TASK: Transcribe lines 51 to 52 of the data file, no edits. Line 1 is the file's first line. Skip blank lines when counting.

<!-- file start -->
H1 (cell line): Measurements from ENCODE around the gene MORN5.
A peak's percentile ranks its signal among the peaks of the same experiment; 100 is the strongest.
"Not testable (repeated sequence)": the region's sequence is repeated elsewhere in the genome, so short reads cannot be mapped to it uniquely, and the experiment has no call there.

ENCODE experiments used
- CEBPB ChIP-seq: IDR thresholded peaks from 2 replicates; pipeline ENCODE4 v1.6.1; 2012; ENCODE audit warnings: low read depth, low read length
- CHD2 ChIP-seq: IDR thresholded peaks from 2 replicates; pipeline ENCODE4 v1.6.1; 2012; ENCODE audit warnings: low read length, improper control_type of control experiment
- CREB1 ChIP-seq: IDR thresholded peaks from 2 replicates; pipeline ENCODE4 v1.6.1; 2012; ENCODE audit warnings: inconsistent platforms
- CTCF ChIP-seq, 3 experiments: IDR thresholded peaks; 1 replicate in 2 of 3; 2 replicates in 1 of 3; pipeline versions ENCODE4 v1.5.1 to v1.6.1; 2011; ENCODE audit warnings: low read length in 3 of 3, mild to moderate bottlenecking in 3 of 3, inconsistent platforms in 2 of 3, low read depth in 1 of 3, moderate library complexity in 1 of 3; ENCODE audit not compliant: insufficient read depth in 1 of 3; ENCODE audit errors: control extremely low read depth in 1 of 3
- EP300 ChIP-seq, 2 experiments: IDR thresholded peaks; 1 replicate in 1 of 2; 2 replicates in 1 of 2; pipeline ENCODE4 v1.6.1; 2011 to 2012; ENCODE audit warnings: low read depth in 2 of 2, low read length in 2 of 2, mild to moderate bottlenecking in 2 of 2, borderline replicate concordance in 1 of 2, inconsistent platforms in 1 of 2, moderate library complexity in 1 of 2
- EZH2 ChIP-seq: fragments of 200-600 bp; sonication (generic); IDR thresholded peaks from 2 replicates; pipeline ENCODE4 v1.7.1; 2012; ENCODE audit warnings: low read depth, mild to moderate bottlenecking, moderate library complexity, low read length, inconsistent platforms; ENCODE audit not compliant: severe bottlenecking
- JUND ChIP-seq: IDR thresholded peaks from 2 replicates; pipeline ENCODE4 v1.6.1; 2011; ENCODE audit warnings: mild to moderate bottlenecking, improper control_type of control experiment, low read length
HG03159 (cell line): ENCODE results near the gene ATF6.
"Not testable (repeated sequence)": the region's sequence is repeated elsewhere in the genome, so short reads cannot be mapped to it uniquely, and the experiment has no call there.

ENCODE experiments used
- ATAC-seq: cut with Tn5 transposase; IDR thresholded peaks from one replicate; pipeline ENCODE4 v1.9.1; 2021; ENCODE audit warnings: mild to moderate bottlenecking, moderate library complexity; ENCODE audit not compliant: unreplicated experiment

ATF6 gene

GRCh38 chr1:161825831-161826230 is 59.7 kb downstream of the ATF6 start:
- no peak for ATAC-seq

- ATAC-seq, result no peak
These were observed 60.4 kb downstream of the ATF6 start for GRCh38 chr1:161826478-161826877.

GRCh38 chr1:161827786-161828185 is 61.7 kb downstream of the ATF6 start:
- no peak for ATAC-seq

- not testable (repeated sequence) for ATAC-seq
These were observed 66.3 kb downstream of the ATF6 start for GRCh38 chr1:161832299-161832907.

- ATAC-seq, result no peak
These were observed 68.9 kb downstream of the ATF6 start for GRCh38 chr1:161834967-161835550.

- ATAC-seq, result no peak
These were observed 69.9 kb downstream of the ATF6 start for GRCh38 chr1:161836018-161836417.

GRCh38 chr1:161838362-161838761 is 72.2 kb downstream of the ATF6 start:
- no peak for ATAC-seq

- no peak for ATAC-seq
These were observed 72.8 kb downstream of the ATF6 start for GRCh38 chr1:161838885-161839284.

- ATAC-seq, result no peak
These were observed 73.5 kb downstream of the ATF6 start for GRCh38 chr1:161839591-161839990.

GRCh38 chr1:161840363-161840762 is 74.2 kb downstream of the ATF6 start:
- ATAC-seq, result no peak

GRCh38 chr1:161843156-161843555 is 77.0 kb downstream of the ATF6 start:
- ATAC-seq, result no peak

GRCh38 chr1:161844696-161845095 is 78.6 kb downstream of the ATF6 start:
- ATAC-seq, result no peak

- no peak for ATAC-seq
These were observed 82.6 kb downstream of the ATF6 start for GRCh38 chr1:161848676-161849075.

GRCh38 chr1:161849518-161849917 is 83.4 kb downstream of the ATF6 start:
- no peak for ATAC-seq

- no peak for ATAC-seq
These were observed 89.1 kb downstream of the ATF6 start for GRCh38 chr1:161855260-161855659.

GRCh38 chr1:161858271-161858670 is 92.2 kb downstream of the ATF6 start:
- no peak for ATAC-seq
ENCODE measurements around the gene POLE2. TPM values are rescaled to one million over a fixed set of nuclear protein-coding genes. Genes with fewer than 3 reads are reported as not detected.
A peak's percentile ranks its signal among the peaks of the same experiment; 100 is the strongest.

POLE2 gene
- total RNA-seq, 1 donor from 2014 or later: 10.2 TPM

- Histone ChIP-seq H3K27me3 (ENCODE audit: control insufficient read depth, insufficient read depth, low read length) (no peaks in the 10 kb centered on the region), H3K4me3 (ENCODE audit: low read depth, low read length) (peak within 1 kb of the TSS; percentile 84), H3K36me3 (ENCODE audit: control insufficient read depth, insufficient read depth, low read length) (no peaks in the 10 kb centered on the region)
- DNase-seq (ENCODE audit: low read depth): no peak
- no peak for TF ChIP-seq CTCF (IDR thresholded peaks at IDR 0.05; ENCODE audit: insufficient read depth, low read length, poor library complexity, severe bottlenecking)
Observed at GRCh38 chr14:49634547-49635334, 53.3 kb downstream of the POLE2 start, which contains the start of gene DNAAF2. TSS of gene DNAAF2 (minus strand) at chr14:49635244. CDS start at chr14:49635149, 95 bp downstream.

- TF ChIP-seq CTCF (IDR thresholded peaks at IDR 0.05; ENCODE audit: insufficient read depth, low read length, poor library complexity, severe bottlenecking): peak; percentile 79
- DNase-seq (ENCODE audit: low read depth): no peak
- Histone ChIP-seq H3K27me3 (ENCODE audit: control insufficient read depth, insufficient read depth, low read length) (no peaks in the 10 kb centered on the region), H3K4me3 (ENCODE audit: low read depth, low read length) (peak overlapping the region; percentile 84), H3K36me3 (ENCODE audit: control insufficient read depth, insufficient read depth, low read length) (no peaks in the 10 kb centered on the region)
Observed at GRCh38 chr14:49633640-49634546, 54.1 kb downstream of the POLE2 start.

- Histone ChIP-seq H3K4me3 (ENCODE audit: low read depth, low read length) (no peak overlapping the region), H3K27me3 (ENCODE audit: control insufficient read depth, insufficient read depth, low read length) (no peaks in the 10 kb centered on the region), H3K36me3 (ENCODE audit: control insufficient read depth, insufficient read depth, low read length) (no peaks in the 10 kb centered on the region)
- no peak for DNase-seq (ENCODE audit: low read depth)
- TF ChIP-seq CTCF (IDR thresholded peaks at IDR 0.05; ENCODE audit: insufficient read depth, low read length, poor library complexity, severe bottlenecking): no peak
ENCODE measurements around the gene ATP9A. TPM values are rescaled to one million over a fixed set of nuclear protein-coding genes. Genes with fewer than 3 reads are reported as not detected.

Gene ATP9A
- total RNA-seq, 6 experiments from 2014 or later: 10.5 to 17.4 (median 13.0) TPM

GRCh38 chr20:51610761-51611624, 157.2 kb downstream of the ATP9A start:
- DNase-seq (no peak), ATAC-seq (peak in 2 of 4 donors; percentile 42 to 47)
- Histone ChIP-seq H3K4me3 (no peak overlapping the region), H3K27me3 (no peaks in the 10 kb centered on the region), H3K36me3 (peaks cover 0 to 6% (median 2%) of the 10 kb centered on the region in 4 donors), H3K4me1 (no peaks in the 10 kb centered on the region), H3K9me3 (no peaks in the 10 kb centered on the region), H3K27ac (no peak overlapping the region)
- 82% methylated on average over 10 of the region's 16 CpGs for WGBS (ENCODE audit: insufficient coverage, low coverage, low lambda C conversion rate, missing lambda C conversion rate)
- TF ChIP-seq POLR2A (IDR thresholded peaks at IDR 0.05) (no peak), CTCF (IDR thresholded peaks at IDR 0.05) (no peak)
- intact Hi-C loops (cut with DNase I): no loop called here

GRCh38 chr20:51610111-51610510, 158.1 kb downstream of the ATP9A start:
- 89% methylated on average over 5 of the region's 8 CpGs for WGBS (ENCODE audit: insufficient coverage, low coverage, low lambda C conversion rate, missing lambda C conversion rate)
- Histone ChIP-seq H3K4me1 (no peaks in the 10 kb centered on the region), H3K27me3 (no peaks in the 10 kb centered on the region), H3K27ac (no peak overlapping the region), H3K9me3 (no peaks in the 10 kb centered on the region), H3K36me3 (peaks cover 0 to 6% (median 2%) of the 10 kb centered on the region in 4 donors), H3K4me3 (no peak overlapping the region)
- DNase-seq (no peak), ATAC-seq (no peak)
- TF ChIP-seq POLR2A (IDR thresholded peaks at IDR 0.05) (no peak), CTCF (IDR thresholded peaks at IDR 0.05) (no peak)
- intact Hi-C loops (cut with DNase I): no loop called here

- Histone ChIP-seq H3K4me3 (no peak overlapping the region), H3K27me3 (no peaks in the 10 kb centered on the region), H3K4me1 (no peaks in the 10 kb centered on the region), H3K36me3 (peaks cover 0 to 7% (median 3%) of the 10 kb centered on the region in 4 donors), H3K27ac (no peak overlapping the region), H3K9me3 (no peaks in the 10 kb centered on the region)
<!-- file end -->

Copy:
POLE2 gene
- total RNA-seq, 1 donor from 2014 or later: 10.2 TPM